Examining the legacy of Henry Kissinger

Faculty: Associate Professor, Dr Roham Alvandi, Department of International History
Phelan US Centre Research Assistant: Sajjad-Ali Mohajerani-Irvani, Department of International History

Sajjad UGRA


Sajjad-Ali Mohajerani-Irvani

Department of International History

I would love to continue being involved with historical projects as studying and engaging with History are so essential to me. This program has allowed me to show that my relationship with History goes beyond just the classroom and that I am serious about pursuing it beyond university.

As one of the most controversial figures in Cold War history, Henry Kissinger continues to feature heavily in scholarly and public debates. Over 40 years after leaving office, the academic literature on Kissinger continues to grow parallel to the evolving opinions about the former National Security Advisor and Secretary of State. Having enrolled in Dr. Roham Alvandi’s course, Henry Kissinger and the Global 1970s, my research for the Phelan US Centre has been deeply intertwined with my own studying of Kissinger.  

Beyond his controversial approach to diplomacy and political power, Kissinger’s worldwide involvement in the many major events of the 1970s means Examining the Legacy of Henry Kissinger is a project which encompasses many historical topics, each with their own respective literature. Dr. Alvandi explained that the efficiency of his research would be aided by a database of all academic work related to Kissinger. As Dr. Alvandi’s research assistant therefore, I was tasked with searching through all these topics, finding the literature relevant to the study of Kissinger and the world he influenced, and creating a comprehensive bibliography. Dr. Alvandi and I laid out the initial sub-headings for the bibliography and over the course of the research, I expanded the coverage of the bibliography.  


My methods of research evolved as the bibliography grew. Initially, it was important to ensure that all major academic articles and books were listed. These were easily found through the LSE Library database. Each find would lead to another scholarly work since the bibliographies of key books and articles would reveal more literature relevant to researching Kissinger. While these basic methods could provide many results, these results were not always relevant to Kissinger. The challenge of the research was therefore to filter the literature for what would actually be of use for Dr. Alvandi’s research. For example, the literature on a topic such as the Vietnam War is vast and my priority was to make sure that what I was including in the bibliography provided substantial coverage of Kissinger’s role.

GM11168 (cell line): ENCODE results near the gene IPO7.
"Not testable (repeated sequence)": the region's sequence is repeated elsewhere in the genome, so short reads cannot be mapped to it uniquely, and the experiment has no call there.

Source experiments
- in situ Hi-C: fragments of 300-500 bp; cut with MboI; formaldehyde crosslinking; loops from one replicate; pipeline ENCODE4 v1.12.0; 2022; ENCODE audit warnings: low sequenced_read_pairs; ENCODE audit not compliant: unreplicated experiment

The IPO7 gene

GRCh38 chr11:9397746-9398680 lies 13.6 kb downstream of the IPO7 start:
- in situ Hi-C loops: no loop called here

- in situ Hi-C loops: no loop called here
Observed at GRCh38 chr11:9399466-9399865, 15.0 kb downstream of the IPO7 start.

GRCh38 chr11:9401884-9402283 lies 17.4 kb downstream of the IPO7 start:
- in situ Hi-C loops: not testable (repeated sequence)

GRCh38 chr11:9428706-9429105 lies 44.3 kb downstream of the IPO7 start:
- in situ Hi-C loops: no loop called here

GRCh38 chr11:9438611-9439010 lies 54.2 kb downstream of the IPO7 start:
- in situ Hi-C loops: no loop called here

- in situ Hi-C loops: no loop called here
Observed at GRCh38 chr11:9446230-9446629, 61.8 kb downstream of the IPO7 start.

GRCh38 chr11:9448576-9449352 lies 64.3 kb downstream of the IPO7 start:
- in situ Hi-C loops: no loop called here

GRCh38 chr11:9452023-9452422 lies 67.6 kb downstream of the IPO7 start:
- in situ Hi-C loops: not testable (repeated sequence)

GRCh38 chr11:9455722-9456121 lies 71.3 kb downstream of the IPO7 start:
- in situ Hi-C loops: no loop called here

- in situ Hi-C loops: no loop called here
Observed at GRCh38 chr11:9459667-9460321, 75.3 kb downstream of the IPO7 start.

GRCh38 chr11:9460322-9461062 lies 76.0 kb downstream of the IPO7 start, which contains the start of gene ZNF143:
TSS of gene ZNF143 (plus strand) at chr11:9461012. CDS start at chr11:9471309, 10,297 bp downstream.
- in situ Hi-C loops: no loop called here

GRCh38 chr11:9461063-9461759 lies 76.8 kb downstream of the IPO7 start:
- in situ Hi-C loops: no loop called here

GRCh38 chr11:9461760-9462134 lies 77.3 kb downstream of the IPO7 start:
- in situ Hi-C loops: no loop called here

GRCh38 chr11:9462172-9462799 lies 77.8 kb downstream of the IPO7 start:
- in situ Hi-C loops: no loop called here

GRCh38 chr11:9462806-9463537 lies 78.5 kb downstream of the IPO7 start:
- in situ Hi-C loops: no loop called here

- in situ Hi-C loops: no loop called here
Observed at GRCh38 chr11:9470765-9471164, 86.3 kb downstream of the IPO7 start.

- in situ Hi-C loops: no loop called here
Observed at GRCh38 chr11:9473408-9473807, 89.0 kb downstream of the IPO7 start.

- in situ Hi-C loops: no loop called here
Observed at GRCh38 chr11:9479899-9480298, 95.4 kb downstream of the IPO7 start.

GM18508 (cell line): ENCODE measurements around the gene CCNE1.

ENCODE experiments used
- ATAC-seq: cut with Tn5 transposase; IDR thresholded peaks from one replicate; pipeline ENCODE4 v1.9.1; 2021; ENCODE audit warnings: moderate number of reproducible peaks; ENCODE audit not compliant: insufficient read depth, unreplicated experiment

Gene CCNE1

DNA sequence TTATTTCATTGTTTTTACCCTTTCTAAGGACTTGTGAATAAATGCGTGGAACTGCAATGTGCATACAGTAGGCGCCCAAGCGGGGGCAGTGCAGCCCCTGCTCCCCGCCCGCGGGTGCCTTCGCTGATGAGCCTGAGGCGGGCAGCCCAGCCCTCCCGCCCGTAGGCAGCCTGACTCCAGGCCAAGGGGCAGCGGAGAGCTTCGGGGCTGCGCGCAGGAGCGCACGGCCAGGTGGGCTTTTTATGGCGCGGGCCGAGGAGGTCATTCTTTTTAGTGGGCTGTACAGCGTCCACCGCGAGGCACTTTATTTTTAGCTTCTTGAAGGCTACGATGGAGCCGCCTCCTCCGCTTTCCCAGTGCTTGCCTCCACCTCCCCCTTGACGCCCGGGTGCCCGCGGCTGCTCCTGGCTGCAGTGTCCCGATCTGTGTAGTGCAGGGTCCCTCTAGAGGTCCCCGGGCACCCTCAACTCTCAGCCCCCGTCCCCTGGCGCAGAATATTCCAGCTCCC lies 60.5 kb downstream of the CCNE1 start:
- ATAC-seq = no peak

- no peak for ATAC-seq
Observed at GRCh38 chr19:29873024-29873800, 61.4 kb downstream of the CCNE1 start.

The literature on other topics, such as the New International Economic Order or even Kissinger’s early life in Germany, were not as easily discovered through standard methods of online research. Instead with the advice of Dr. Alvandi, I took to identifying the key scholars of each sub-topic and then checking their academic profile for relevant publications. In addition to this, my research required an in-depth search of the major history journals for their publications on Kissinger. Thanks to the LSE, these journals are all available online; this not only helped me evaluate their usefulness for Dr. Alvandi’s research but also meant he would have easy access to them when needed.  

Results and Conclusions

What I discovered from my research is that there has been a change in the historical focus on Kissinger. Much of the older scholarship focuses on Kissinger’s relationship with Nixon and his influence over the “Opening to China”, the Arab-Israeli conflict and of course, the Vietnam War. While Détente and Grand Strategy continue to dominate the historical debate, historians are today giving attention to other important topics such as Kissinger’s relationship with the Third World/Global South, especially within the context of decolonisation. Similarly, the more recent literature on the Nixon Doctrine has questioned previous interpretations of this American foreign policy. Dr. Alvandi himself has re-examined the American relationship with the Shah of Iran in the 1970s, highlighting how the Shah, like other regional allies of America such as Indonesia or Argentina, exploited the Nixon Doctrine in pursuit of their own national goals. A consequence of these ongoing developments in the debate surrounding Kissinger is that the bibliography must constantly grow if it is to cover everything related to the former Secretary of State. My research was a part of Dr. Alvandi’s ongoing work on Kissinger; I hope it serves him well in his latest project which will undoubtedly be an exciting examination of Kissinger’s legacy.  

Personal Reflections

I am very grateful to the US Centre and Dr. Alvandi for this opportunity. Being able to have Dr. Alvandi as both a teacher and a supervisor has been very important to my university experience as I consider him a great source of advice. As someone who intends to continue with history as a career, research experience is invaluable. Seeing how the research of academic projects develops into scholarship has been fascinating. 


LSE Phelan US Centre LSE_US

📰 Read Professor @FawazGerges' new interview with @ProSyn, in which he discusses the threat of ISIS-K in Afghanista… twitter.com/i/web/status/1…

8 hours ago

Reply Retweet Favorite

LSE Phelan US Centre LSE_US

📢 Join us in 2 weeks' time for our event 'From Crisis to Transformation: a path forward' with @SlaughterAM, where w… twitter.com/i/web/status/1…

9 hours ago

Reply Retweet Favorite

Contact us


Telephone +44 (0)207 955 6938


Email uscentre@lse.ac.uk


Phelan LSE US Centre, Centre Building, 10th Floor, , 2 Houghton Street, London, WC2A 2AD